The BAC is similarly keen to achieve legal recognition. "We've had some discussions with the Department of Health - they are generally terribly in favour of counselling, but this government is not very keen on restrictive regulations for professions," says Lynne Walsh. "There are also some within the counselling world who are not in favour - who believe that you can't evaluate the good that people can do by talking out what's on their mind. We agree that it's very difficult - for example a social worker with 25 years experience might be exactly the right stuff for counselling, but have no specific counselling training. But we still believe that there has to be some kind of measurement of whether counsellors are coming up to scratch."
The BAC is to consult its members on reorganisation and the establishment of a clearer structure. It seems likely that the present tumult - a shock to the BAC heirarchy - will help to speed this up, according to Lynne Walsh. Counselling is certainly here to stay, and is getting its house in order. But some hope things will go even further. Andrew Samuels, professor of Jungian psychology at Essex University, is a founder member of Psychotherapists and Counsellors for Social Responsibility, a new body set up to address social issues in a forum far wider than the privacy of the consulting room.
"Doctors, lawyers, academics have all managed to find a voice on social issues. It's time for this uniquely twentieth century profession to start to speak outside its remit," says Professor Samuels. He hopes PCSR, which in the three months since it was established has gathered 500 active members and a database of a further 400, will become an authoritative voice, particularly in the political and media arenas.
"We sit with people talking about the most private stuff - not only sex and family, but the environment, war, crime. Psychiatrists have long regarded that stuff as 'outside' and have interpreted it symbolically - if you don't like Mrs Thatcher, it's a reference to your mother - but we are realising now that if you want to work with the whole person, you have to work with their political and social selves. Therapists and counsellors can speak with authority about what is happening to the national psyche in Britain."
PCSR study groups have been established to delve into areas such as the family, education and health - and also ones less obviously within their sphere of influence, such as economics. "We're particularly interested in economics," says Professor Samuels, who describes PCSR as "progressive and left-wing". "Therapists dispute the conventional model of human nature on which most economic theory depends - driven by greed and competitiveness. When someone is accused of being a hopeless idealist, it's interesting if a therapist gets up and says 'No, what you're saying is sensible'."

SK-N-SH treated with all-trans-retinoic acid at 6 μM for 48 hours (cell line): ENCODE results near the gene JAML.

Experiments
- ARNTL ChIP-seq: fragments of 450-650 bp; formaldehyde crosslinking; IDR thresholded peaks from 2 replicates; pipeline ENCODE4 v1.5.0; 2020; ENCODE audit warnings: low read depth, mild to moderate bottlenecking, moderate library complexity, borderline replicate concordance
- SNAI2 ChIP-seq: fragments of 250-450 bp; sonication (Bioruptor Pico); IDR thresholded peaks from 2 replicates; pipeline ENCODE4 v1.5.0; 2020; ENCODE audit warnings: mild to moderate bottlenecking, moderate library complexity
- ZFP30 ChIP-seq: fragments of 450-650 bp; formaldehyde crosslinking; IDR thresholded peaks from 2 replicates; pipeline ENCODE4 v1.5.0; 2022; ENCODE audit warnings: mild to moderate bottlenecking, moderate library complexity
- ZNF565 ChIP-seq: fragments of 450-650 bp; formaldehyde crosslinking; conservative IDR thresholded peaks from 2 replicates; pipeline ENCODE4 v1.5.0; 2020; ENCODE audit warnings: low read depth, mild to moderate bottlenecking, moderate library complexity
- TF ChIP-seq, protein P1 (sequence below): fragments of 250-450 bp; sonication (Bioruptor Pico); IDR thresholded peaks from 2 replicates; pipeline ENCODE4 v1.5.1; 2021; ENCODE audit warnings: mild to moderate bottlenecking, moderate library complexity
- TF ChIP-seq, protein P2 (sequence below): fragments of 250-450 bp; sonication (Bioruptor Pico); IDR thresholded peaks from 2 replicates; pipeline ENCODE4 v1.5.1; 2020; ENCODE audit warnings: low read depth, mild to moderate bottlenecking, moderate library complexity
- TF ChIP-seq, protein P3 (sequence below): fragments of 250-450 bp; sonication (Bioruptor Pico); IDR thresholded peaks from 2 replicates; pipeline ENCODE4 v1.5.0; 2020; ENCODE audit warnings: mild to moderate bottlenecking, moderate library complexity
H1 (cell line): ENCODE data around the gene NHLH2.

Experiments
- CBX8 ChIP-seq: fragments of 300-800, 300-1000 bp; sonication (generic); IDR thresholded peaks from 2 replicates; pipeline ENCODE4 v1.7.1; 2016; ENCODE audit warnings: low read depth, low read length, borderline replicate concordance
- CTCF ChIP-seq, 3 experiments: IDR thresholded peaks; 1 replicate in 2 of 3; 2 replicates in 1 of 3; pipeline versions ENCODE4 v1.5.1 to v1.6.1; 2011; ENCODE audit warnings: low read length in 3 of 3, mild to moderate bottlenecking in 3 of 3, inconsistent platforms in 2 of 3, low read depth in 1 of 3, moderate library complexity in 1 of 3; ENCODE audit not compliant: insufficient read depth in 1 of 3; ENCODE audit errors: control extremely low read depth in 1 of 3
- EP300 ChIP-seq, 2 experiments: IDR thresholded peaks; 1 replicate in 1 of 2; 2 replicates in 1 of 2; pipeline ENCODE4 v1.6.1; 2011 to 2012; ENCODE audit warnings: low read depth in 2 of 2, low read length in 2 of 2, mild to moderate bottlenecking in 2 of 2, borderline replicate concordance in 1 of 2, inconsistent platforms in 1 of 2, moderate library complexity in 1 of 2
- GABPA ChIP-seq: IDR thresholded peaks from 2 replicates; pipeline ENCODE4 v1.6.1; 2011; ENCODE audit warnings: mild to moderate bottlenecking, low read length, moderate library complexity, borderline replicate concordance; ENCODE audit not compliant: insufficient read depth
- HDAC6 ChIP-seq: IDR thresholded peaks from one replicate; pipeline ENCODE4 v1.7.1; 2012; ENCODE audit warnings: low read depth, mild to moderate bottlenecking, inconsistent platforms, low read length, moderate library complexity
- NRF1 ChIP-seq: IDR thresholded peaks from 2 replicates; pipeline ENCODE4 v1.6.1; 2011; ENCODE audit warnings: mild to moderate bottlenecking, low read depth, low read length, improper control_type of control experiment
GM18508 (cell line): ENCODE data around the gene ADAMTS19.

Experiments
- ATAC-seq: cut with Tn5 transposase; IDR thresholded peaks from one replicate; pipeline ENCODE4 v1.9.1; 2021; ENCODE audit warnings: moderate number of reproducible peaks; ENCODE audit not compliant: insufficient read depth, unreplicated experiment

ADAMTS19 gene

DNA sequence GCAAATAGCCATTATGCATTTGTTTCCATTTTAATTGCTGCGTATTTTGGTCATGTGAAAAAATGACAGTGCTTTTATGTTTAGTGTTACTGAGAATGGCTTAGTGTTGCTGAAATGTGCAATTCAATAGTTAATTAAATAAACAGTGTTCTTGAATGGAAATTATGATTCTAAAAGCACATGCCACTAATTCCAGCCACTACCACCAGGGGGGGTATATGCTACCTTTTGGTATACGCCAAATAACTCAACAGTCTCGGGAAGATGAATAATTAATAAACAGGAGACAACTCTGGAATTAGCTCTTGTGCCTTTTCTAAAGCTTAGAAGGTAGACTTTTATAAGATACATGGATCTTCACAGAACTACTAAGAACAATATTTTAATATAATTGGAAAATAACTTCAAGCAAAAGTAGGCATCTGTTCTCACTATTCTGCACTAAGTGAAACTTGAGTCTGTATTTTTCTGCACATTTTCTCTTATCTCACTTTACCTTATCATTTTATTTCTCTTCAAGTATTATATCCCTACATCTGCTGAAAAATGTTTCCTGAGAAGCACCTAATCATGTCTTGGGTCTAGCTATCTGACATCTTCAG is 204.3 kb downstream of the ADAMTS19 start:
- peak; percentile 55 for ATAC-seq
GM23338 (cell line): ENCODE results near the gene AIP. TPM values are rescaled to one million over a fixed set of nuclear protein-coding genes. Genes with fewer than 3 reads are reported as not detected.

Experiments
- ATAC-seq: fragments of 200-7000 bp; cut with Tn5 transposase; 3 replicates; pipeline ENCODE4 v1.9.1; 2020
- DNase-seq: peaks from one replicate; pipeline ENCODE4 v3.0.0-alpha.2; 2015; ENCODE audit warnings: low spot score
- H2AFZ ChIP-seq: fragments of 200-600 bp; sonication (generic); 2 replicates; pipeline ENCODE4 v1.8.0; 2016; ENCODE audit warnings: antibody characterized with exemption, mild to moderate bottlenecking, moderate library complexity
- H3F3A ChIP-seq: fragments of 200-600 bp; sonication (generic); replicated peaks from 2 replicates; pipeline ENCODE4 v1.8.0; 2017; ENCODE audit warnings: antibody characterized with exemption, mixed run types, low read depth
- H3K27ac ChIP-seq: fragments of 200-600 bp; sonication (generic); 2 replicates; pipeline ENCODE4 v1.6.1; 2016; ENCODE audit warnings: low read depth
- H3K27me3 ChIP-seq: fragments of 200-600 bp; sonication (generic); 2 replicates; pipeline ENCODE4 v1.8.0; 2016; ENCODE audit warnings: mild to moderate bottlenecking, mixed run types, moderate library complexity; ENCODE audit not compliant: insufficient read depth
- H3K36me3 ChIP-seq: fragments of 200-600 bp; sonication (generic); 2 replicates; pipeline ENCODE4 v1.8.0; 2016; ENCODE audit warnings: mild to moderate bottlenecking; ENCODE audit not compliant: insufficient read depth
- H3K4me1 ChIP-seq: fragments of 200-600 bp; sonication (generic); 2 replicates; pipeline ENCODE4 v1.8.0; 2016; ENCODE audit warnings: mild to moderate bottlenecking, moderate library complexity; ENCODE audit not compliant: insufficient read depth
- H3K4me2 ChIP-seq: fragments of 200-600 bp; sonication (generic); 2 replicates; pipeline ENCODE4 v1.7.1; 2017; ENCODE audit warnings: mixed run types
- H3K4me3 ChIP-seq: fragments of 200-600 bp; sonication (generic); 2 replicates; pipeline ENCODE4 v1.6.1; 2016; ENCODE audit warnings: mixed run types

So could counsellors and therapists eventually be helping to make policies that will affect us all? Perhaps we should start taking them rather more seriously. Professor Samuels hopes that ultimately, whenever a policy committee meets, a therapist will be part of the group. "Something is certainly moving - there is a great hunger to link the inner and outer worlds. Politicians are only interested in the outer one, but we are about linking dream and action, and moving forward to a different and better world."
8 British Association for Counselling 01788 550899, UK Council for Psychotherapy 0171 436 3002
how to avoid getting bernard as your counsellor
You can seek out your own therapist via the British Association of Counselling or the UK Council of Psychotherapists, or you may be referred by your GP on the NHS. Which therapist is right will depend on whether you have a specific problem (divorce, death of a partner) or are looking for less clearly definable help. Many therapists will give a free or reduced- rate assessment session. Fees often operate on a sliding scale and may even be negotiable (expect to pay around pounds 15-pounds 25 per hour). Many offer free or reduced-rate counselling to low-income clients. "A lot can be accomplished from an initial phone call to the therapist," says Lynne Walsh of the BAC. "Most people's images of counselling and psychotherapy come from the media or films so it's important to ask 'What exactly are we going to do?' Let the therapist know what you want: you should be prepared to say 'It's not useful to talk about this any more' or 'I want to talk more about this'. Today's trends are towards a single session, or a few sessions, to get back on track, rather than a prolonged period of therapy, so don't feel you have to commit yourself to a series of appointments." A recommendation from someone you trust may be useful.Reuse content